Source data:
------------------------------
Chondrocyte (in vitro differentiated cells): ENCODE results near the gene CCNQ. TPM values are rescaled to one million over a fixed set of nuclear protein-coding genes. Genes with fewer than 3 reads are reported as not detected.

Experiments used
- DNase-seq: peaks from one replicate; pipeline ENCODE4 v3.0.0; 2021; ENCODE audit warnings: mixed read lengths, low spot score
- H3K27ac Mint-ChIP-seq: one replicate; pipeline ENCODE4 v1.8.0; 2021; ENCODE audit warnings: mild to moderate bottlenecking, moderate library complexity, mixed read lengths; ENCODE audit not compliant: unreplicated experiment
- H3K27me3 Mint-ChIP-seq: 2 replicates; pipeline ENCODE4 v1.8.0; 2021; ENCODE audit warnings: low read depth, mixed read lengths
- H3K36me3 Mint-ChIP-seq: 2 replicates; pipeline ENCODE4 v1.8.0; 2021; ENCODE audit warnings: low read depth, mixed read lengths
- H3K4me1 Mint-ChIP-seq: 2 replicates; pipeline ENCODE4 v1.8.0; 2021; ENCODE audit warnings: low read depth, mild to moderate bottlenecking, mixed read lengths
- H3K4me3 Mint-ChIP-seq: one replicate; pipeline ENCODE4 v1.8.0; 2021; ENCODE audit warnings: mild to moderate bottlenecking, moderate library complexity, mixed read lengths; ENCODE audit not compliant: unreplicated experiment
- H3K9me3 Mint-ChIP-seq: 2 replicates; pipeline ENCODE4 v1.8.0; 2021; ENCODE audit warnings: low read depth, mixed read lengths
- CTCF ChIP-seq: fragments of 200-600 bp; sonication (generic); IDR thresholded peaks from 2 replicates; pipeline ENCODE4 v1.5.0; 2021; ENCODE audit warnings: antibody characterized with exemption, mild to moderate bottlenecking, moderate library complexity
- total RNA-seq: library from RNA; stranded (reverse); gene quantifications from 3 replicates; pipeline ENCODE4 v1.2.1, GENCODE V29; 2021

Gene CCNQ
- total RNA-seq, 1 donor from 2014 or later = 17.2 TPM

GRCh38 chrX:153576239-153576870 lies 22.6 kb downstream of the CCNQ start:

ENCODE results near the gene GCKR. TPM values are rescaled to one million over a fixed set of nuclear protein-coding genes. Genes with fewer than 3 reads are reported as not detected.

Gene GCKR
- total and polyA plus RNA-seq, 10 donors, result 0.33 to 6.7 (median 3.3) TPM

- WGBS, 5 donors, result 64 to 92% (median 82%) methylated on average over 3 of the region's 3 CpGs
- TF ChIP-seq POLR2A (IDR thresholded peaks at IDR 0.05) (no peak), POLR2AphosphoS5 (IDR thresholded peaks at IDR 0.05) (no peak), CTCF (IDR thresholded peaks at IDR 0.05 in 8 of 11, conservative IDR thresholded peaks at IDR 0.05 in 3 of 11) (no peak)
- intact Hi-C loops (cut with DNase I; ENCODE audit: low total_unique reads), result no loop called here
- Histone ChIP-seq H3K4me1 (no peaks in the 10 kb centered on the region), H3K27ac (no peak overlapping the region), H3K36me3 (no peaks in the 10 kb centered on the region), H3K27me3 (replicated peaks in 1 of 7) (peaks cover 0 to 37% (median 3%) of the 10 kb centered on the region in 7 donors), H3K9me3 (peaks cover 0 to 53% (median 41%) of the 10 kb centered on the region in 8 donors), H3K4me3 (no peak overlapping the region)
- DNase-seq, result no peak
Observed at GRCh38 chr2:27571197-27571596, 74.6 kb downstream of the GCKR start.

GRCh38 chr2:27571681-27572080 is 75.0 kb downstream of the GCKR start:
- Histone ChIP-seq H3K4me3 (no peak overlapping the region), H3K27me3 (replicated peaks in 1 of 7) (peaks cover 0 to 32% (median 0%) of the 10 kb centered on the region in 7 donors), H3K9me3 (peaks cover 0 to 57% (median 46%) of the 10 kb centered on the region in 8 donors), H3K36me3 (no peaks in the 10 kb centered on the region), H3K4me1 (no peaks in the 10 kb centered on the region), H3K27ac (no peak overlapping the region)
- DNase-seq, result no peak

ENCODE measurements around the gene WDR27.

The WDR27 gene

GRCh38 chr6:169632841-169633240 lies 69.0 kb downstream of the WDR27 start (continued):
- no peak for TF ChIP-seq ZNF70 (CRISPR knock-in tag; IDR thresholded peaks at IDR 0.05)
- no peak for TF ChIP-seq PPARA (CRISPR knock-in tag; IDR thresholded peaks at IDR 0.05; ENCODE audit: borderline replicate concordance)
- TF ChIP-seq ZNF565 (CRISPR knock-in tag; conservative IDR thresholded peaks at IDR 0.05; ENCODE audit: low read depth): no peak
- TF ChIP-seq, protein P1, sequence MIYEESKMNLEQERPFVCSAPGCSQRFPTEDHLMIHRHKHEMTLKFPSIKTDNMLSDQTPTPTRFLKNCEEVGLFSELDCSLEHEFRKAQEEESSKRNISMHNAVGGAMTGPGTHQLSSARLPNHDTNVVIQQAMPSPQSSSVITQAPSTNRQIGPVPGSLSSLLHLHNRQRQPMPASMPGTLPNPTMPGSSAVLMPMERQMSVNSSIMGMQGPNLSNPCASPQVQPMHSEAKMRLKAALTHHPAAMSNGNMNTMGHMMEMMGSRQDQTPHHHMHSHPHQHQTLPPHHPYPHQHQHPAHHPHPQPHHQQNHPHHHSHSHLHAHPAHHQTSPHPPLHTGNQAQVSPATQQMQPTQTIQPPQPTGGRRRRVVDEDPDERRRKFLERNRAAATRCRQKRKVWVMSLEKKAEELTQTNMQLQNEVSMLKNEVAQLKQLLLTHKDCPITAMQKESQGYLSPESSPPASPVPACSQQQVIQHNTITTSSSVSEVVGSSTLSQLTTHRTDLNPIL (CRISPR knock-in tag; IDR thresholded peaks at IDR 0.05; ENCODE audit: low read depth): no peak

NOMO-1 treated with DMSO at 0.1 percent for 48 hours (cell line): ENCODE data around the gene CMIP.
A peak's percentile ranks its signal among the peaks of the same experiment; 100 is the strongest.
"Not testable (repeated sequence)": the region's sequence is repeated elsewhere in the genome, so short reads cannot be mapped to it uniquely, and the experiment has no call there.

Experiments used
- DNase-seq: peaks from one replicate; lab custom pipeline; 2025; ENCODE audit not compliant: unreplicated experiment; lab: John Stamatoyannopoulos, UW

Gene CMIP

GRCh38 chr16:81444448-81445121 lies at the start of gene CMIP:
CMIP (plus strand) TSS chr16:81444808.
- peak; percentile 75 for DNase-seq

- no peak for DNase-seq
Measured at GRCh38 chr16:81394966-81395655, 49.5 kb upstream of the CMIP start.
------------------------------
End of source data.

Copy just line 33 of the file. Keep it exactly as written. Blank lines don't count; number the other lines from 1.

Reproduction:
- TF ChIP-seq, protein P1, sequence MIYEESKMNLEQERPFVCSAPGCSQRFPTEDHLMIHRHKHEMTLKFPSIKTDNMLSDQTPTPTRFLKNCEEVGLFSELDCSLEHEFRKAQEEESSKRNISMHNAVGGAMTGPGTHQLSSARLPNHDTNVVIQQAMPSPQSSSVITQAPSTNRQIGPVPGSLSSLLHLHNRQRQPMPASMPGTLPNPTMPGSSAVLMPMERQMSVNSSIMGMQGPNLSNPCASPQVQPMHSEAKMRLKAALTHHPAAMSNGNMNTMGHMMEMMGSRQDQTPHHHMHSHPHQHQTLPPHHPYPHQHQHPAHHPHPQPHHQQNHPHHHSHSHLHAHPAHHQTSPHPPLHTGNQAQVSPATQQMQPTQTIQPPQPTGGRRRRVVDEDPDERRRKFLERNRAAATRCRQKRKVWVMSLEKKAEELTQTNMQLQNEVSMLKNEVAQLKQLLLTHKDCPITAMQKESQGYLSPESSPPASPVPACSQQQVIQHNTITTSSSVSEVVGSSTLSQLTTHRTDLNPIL (CRISPR knock-in tag; IDR thresholded peaks at IDR 0.05; ENCODE audit: low read depth): no peak